Grandparents: Give the Gift of Financial Literacy

I’ve previously written about some of the financial gifts that grandparents can consider giving to their grandchildren including setting up Registered Education Savings Plans (RESPs) or life insurance policies that will continue to grow throughout their lives. There is another type of gift however that grandparents are in the unique position to pass on to their grandkids but many don’t know how or when to present it. This year, take the time to pass on the gift of financial awareness.

Most grandparents have an edge over parents in their ability to talk more freely with their grandchildren. While children will sometimes resist listening to some financial advice from their parents, they may be more apt to hear grandma or grandpa out. Some parents fear that the grandparents might meddle too much or make their lives more difficult somehow so the parent’s support and blessing is important here.

While this all sounds wonderful, how should it actually be done? It all starts with a conversation; and it’s very important not to be too pushy here. Children want to learn but they also want to know how it will apply to their lives. Grandparents could consider telling some stories of how they bought their first house and how they paid for it. Or they could explain their retirement and how they pay for expenses without working anymore.

The next step will be to get the grandchildren involved themselves. With the parents’ permission of course, you could consider giving a grandchild a cash gift for their birthday or Christmas instead of another toy they don’t really need. Give the grandchild three jars and label them spend, save and donate. They can allocate 1/3 of the cash gift to each of the three jars. The “spend” jar can be used at any time to buy items they want. The “save” jar is money that should be put away or invested for the long term. Finally, the “donate” jar is money that should be set aside to donate to charitable causes.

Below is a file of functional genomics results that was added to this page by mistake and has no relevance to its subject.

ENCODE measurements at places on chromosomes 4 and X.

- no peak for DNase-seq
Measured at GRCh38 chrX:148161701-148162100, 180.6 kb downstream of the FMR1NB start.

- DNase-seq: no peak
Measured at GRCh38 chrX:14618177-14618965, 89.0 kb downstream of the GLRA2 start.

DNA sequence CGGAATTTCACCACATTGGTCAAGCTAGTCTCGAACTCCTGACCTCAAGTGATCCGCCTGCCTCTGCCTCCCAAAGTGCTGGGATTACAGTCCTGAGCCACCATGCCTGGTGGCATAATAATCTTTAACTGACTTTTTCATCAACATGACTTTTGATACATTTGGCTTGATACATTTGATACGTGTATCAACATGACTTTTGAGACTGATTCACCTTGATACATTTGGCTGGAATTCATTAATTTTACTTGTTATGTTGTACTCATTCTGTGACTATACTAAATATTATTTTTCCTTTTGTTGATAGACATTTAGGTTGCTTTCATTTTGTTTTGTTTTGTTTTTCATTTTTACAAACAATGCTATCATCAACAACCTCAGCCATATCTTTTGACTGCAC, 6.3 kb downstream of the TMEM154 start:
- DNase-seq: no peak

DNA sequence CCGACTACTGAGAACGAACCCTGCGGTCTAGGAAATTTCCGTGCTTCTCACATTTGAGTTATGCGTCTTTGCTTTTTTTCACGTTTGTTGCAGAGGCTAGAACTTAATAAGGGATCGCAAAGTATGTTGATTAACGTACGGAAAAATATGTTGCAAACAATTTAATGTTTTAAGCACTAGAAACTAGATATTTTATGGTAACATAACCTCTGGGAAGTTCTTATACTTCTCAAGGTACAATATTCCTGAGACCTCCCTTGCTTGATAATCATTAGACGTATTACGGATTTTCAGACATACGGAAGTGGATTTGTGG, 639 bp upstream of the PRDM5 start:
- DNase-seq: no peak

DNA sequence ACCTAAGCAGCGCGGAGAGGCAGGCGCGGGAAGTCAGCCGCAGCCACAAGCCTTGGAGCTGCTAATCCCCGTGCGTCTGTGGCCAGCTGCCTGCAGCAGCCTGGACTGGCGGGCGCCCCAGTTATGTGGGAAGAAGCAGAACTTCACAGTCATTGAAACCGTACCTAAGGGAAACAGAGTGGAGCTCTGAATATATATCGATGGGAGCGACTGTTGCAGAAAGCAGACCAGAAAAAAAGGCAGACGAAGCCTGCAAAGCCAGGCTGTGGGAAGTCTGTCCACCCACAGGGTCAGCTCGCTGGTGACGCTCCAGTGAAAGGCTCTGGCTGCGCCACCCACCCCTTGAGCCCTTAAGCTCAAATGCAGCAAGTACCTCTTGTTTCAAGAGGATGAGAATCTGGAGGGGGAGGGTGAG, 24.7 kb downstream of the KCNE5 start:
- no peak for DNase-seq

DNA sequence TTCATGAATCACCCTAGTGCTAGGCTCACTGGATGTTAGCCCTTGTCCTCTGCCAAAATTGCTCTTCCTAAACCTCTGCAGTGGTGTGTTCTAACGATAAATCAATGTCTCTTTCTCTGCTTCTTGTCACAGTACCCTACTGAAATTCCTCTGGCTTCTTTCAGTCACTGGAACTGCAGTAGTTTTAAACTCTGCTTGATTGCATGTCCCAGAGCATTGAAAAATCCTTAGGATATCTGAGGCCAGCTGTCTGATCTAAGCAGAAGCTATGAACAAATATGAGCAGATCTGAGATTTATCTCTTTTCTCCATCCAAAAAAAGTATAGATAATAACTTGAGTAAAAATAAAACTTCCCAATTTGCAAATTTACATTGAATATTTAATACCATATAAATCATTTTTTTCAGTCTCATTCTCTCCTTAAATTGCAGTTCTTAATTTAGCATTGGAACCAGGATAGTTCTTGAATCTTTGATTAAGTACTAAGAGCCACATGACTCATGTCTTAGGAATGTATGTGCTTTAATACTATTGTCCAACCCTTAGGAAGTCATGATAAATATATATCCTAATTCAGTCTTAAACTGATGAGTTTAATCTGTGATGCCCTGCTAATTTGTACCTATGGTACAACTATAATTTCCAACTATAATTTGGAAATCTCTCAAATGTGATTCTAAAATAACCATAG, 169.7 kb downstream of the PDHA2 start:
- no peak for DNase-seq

Over time, the grandparent could then have discussions with their grandchild on how to use the money in each jar. They could take their grandchild to meet their own investment advisor once their “save” jar has built up a little. A field trip like this with grandpa can be a very memorable occasion and also a great learning opportunity. The grandchild can set up their own investment account and choose investments that they like.

The “donate” jar provides another great lesson in the making. Grandma could set up a special time for her and the grandchild to meet and talk about different charitable causes. They can discuss the pros and cons of each option and select one that the child believes in. If a certain dollar amount is required for the type of gift they grandchild wants to make, they may even want to do a little fundraising in the family to reach their donation goal.

Opportunities for learning are everywhere and ones that may seem minor to you could be a great addition to a grandchild’s financial literacy. Consider taking them along to the ATM machine and having a discussion on where that money comes from and how it got there. Take them out for lunch afterwards and discuss the bill and why you’re leaving a tip for the server. Parents can definitely apply many of these same strategies and help teach their children about financial matters but don’t forget that grandparents can also assist in this role. This may create a great way to share some special time and leave a lasting impression that will benefit them for the rest of their lives.